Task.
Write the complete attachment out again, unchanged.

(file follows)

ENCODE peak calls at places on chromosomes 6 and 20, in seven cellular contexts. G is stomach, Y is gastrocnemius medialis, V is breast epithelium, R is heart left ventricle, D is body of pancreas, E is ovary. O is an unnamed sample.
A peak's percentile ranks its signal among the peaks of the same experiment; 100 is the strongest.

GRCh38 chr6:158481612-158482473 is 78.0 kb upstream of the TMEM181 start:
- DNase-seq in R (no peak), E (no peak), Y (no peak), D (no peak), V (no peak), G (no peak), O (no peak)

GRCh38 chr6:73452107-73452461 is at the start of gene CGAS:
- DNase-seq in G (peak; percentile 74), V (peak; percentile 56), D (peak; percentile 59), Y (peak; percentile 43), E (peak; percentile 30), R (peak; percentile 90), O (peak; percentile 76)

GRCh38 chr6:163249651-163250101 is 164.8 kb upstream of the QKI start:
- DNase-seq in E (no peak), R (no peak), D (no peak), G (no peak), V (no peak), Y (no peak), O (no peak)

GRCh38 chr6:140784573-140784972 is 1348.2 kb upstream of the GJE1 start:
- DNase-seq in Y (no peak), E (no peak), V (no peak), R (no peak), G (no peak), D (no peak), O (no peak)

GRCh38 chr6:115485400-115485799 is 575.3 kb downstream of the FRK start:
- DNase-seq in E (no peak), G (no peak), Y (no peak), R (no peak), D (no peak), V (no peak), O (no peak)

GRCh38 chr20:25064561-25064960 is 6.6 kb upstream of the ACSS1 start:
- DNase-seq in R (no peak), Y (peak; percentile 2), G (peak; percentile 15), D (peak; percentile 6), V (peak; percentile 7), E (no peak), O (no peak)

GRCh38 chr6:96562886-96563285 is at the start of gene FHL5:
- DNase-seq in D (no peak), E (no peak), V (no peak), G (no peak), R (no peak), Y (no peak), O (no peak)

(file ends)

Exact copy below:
ENCODE peak calls at places on chromosomes 6 and 20, in seven cellular contexts. G is stomach, Y is gastrocnemius medialis, V is breast epithelium, R is heart left ventricle, D is body of pancreas, E is ovary. O is an unnamed sample.
A peak's percentile ranks its signal among the peaks of the same experiment; 100 is the strongest.

GRCh38 chr6:158481612-158482473 is 78.0 kb upstream of the TMEM181 start:
- DNase-seq in R (no peak), E (no peak), Y (no peak), D (no peak), V (no peak), G (no peak), O (no peak)

GRCh38 chr6:73452107-73452461 is at the start of gene CGAS:
- DNase-seq in G (peak; percentile 74), V (peak; percentile 56), D (peak; percentile 59), Y (peak; percentile 43), E (peak; percentile 30), R (peak; percentile 90), O (peak; percentile 76)

GRCh38 chr6:163249651-163250101 is 164.8 kb upstream of the QKI start:
- DNase-seq in E (no peak), R (no peak), D (no peak), G (no peak), V (no peak), Y (no peak), O (no peak)

GRCh38 chr6:140784573-140784972 is 1348.2 kb upstream of the GJE1 start:
- DNase-seq in Y (no peak), E (no peak), V (no peak), R (no peak), G (no peak), D (no peak), O (no peak)

GRCh38 chr6:115485400-115485799 is 575.3 kb downstream of the FRK start:
- DNase-seq in E (no peak), G (no peak), Y (no peak), R (no peak), D (no peak), V (no peak), O (no peak)

GRCh38 chr20:25064561-25064960 is 6.6 kb upstream of the ACSS1 start:
- DNase-seq in R (no peak), Y (peak; percentile 2), G (peak; percentile 15), D (peak; percentile 6), V (peak; percentile 7), E (no peak), O (no peak)

GRCh38 chr6:96562886-96563285 is at the start of gene FHL5:
- DNase-seq in D (no peak), E (no peak), V (no peak), G (no peak), R (no peak), Y (no peak), O (no peak)